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What Can I Do With A Psych Degree?
What Can You Do With a Bachelor’s in Psychology? 10 Career Paths Worth Pursuing
Social butterfly or not, you can’t deny how interesting you think humans are. Something about the way we behave and interact with each other has always fascinated you. Now, you’re beginning to wonder whether delving into this interest by studying psychology might be a good option.
You’re certainly not alone in thinking about pursuing a psychology degree. Data from the National Center for Education Statistics (NCES) shows it’s one of the most popular majors, yet there’s a misconception that studying this discipline doesn’t adequately prepare you for a meaningful career. That couldn’t be further from the truth—there’s a reason why liberal arts institutions[CS1] often weave it into the core curriculum.
So, what can you do with a bachelor’s degree in psychology? It really depends on your particular interests and how far you want to take your education. That said, you have options. Take a look at some of the possibilities.
What can you do with a bachelor’s in psychology?
Whether you have plans to continue your education after earning your undergraduate degree or you’re only interested in earning a bachelor’s in psychology—or perhaps you’re still unsure—it’s worth exploring your options.
5 Psychology careers that will require an advanced degree
Perhaps you already recognize that you want to become a psychologist one day. If so, you’ll need at least a master’s degree and possibly a doctoral degree to pursue roles like the ones below.
1. Clinical psychologist
These mental health professionals diagnose and treat problems ranging from social anxiety to short-term emotional issues. Clinical psychologists use techniques like interviewing, diagnostic testing and psychotherapy when working with patients. Many of these professionals also conduct research. To become a clinical psychologist, you must obtain a doctoral degree and the appropriate licensure.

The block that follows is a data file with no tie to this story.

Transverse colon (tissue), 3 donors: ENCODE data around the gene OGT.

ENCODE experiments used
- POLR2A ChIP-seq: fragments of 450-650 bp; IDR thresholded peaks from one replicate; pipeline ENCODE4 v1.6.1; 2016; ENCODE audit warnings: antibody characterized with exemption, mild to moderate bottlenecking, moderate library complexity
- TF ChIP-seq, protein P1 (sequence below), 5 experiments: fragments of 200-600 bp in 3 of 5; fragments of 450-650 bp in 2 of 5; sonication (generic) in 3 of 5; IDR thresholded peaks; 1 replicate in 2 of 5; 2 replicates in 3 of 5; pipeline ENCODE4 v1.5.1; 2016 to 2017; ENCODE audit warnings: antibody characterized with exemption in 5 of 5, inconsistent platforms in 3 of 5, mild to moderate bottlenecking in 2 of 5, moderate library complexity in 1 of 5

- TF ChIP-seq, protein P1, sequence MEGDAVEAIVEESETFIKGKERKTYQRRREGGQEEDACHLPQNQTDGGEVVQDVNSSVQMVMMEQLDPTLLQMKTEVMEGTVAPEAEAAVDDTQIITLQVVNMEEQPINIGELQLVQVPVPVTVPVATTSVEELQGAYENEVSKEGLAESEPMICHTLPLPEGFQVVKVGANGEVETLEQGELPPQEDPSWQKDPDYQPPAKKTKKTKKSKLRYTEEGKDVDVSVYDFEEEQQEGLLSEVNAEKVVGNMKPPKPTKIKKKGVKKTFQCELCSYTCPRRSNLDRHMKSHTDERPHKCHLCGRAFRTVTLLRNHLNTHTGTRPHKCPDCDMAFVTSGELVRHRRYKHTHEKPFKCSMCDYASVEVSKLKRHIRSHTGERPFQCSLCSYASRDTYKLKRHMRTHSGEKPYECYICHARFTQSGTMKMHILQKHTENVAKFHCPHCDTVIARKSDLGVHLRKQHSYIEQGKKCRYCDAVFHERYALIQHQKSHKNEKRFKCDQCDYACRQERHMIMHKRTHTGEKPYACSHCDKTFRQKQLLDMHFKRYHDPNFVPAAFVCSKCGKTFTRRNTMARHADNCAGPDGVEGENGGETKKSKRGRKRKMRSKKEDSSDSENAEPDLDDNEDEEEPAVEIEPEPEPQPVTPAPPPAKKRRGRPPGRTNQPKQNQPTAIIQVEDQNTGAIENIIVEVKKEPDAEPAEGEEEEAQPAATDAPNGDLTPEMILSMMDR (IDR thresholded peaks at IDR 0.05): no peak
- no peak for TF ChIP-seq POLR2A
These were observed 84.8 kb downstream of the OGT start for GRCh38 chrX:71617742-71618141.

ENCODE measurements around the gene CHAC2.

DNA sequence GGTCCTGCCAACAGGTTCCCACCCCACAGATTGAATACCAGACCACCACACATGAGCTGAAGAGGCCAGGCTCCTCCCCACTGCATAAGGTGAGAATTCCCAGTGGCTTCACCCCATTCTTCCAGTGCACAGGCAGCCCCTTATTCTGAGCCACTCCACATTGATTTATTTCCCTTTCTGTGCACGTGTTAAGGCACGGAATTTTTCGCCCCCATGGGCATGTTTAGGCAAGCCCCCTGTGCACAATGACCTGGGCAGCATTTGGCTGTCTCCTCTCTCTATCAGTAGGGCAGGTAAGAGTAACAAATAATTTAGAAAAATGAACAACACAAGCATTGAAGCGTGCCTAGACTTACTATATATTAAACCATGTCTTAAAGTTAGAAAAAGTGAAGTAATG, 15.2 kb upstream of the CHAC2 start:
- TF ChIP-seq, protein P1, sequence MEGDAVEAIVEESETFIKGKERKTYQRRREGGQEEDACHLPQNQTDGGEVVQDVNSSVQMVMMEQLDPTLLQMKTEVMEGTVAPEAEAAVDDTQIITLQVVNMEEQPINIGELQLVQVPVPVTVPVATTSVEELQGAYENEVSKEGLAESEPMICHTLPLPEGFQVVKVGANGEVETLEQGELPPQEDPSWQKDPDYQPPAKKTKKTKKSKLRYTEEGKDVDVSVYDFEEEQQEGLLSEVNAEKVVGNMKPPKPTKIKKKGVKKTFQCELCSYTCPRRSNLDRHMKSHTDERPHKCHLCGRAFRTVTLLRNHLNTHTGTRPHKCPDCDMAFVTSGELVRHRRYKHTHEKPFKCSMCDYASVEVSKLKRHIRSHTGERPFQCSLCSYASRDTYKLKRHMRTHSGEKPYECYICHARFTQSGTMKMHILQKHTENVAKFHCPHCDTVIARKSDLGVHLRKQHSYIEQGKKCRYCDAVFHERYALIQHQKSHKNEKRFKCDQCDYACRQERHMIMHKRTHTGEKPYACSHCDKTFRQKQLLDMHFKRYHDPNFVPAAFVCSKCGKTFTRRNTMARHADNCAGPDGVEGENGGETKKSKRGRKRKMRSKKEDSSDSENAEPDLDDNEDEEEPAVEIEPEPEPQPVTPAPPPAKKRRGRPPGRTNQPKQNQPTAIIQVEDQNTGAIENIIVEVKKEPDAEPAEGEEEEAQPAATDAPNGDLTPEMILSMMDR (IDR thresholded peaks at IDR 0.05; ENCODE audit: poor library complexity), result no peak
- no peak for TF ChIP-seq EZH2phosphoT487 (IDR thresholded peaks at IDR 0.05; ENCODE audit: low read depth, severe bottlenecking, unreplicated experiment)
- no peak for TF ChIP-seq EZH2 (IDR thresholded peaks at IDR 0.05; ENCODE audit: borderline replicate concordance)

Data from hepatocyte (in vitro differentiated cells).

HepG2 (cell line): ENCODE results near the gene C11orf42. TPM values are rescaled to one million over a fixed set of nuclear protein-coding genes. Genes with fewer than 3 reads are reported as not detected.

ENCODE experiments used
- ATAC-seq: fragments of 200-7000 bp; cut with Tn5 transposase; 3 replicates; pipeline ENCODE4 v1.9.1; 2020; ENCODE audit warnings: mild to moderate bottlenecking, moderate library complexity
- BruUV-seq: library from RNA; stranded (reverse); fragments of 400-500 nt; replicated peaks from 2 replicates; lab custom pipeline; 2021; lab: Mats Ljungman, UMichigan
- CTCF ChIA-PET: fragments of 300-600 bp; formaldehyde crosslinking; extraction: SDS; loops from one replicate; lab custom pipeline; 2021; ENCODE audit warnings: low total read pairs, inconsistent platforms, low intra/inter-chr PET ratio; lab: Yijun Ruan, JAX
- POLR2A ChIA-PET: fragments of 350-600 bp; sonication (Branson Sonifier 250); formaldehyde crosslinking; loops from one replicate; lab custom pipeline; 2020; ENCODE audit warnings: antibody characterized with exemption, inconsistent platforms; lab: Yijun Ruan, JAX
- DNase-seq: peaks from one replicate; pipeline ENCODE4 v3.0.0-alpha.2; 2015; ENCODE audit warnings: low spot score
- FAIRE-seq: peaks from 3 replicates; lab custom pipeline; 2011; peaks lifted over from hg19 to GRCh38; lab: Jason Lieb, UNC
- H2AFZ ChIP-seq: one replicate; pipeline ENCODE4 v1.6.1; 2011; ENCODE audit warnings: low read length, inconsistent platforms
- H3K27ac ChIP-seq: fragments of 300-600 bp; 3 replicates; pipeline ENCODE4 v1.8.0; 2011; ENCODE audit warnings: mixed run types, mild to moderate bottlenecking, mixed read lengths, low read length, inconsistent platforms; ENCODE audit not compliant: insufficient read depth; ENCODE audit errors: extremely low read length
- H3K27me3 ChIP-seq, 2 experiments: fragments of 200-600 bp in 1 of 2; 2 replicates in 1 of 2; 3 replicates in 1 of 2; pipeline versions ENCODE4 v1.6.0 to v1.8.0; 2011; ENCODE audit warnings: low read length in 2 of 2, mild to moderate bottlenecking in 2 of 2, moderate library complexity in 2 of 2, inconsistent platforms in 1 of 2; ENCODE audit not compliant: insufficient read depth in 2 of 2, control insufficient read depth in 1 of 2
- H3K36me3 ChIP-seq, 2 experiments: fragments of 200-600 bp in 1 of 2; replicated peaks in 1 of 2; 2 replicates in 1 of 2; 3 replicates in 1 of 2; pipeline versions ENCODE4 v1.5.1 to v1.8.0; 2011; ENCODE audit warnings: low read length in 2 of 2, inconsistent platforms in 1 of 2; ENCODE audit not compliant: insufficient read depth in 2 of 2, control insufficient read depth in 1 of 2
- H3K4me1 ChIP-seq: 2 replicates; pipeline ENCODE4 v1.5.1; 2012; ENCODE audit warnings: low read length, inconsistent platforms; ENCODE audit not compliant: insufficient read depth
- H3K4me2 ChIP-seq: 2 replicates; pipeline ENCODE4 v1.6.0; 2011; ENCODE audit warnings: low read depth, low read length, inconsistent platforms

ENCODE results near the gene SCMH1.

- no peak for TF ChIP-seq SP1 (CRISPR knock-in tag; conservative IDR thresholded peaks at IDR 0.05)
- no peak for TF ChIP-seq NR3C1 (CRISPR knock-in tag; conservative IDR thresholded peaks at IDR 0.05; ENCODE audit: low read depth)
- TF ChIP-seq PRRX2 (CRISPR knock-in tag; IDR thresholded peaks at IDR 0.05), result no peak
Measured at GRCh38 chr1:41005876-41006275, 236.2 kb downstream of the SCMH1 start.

2. Couple and family psychologist
Couple and family psychologists work with individuals, couples and families who are facing any number of emotional or behavioral issues. They focus on both the individuals as well as their larger environments to improve function and communication. You’ll need at least a master’s degree—and possibly a doctoral degree—to become licensed as a couple and family psychologist.
3. Police and public safety psychologist
One of the newer specializations, police and public safety psychology aims to help law enforcement and other public safety personnel perform their jobs effectively and safely. Professionals in this realm need specific knowledge of the way police and public safety organizations function, common stressors workers in this realm face and normal versus abnormal reactions to stress and trauma. You typically need a doctoral degree to become a police and public safety psychologist.
4. Rehabilitation psychologist
Many people who become disabled due to injury or illness rely on rehabilitation psychologists to help them work through both emotional and functional difficulties. These mental health professionals have distinct knowledge of various disabilities and, through practice and research, aim to help their clients maintain as much independence as possible. While you may qualify for some jobs with a master’s degree, most positions require a doctoral degree.
5. School psychologist
As a school psychologist, you would work with children and their families to provide diagnoses, assessments and interventions to help promote positive learning environments. These psychologists have particular expertise in child development and classroom settings. In addition to collaborating with parents, they often work with educators to ensure they’re meeting students’ needs. School psychologists typically need a master’s degree and the appropriate licensure.
5 Psychology careers for bachelor’s degree holders